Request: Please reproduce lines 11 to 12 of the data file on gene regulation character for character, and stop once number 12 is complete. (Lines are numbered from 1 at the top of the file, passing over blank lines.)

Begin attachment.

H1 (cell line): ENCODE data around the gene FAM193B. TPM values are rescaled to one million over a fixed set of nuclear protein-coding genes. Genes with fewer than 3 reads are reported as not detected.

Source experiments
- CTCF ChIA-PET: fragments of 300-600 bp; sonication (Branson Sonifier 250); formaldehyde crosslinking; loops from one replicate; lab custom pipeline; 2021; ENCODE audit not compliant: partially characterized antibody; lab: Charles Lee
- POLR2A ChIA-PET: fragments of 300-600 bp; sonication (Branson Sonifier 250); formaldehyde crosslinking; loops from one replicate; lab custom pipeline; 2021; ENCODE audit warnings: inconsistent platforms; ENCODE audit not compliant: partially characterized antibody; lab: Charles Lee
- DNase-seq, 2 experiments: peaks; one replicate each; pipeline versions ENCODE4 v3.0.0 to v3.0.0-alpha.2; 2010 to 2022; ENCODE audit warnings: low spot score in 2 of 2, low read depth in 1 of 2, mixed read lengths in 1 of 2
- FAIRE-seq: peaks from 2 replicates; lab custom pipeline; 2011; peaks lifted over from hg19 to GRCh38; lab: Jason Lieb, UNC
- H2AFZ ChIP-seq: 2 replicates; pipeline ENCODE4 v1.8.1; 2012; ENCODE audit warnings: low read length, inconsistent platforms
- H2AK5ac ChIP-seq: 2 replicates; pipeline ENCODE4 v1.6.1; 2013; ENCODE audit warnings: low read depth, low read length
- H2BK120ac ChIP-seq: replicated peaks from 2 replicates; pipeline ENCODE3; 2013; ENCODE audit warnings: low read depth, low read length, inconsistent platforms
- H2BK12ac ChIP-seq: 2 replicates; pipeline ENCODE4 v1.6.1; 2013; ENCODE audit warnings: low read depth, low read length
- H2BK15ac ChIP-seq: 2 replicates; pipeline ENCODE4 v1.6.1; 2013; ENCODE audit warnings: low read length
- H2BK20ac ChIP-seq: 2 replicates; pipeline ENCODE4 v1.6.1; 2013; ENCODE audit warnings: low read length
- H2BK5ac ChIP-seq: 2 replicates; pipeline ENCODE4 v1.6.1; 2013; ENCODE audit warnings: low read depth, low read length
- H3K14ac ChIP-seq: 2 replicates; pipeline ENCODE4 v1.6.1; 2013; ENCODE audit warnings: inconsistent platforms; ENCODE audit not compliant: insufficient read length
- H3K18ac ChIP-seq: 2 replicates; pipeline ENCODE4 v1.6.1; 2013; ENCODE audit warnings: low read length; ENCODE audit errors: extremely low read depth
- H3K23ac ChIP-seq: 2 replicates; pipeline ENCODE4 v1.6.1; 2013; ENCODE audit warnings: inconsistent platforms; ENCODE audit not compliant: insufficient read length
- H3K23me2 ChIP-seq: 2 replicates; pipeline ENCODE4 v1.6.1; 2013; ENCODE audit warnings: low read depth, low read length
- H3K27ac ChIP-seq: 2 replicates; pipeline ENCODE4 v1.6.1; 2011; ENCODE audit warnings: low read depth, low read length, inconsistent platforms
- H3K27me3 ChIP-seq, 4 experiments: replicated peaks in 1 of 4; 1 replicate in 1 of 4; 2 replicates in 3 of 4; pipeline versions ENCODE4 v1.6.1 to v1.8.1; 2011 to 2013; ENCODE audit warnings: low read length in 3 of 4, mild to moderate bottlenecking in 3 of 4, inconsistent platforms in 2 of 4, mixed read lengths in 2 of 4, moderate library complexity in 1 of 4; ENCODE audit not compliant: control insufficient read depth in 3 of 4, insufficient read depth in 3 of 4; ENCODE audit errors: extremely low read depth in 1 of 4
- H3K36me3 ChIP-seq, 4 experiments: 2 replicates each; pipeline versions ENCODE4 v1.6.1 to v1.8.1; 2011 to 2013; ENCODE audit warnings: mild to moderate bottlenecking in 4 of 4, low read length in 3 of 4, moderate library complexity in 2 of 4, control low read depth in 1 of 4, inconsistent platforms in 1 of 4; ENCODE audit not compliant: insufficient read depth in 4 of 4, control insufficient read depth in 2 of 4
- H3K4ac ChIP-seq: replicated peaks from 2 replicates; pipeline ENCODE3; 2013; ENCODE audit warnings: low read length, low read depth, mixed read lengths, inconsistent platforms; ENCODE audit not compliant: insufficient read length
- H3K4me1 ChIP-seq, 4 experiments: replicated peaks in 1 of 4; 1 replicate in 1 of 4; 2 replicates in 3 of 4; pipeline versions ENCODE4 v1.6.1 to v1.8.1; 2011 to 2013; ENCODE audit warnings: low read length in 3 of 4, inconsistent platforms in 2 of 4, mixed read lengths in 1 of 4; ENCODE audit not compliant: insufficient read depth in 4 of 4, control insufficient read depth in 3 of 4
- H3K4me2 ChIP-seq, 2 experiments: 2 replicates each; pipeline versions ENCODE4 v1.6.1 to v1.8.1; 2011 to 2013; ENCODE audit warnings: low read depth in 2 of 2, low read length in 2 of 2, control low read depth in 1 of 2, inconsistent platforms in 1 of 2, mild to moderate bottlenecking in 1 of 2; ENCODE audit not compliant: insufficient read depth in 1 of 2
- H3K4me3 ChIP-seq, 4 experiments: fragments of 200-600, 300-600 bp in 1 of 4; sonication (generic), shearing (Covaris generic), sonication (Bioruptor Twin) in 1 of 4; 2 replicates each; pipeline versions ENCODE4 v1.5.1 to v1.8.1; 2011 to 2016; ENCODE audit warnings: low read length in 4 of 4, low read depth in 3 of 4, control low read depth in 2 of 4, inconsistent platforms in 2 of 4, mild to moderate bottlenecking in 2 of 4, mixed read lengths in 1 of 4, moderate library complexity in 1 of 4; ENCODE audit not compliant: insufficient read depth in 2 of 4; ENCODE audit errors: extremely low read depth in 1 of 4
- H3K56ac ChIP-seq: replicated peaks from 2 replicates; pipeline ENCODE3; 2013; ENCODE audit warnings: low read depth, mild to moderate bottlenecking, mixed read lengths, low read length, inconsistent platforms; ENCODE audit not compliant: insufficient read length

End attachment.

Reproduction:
- H2BK15ac ChIP-seq: 2 replicates; pipeline ENCODE4 v1.6.1; 2013; ENCODE audit warnings: low read length
- H2BK20ac ChIP-seq: 2 replicates; pipeline ENCODE4 v1.6.1; 2013; ENCODE audit warnings: low read length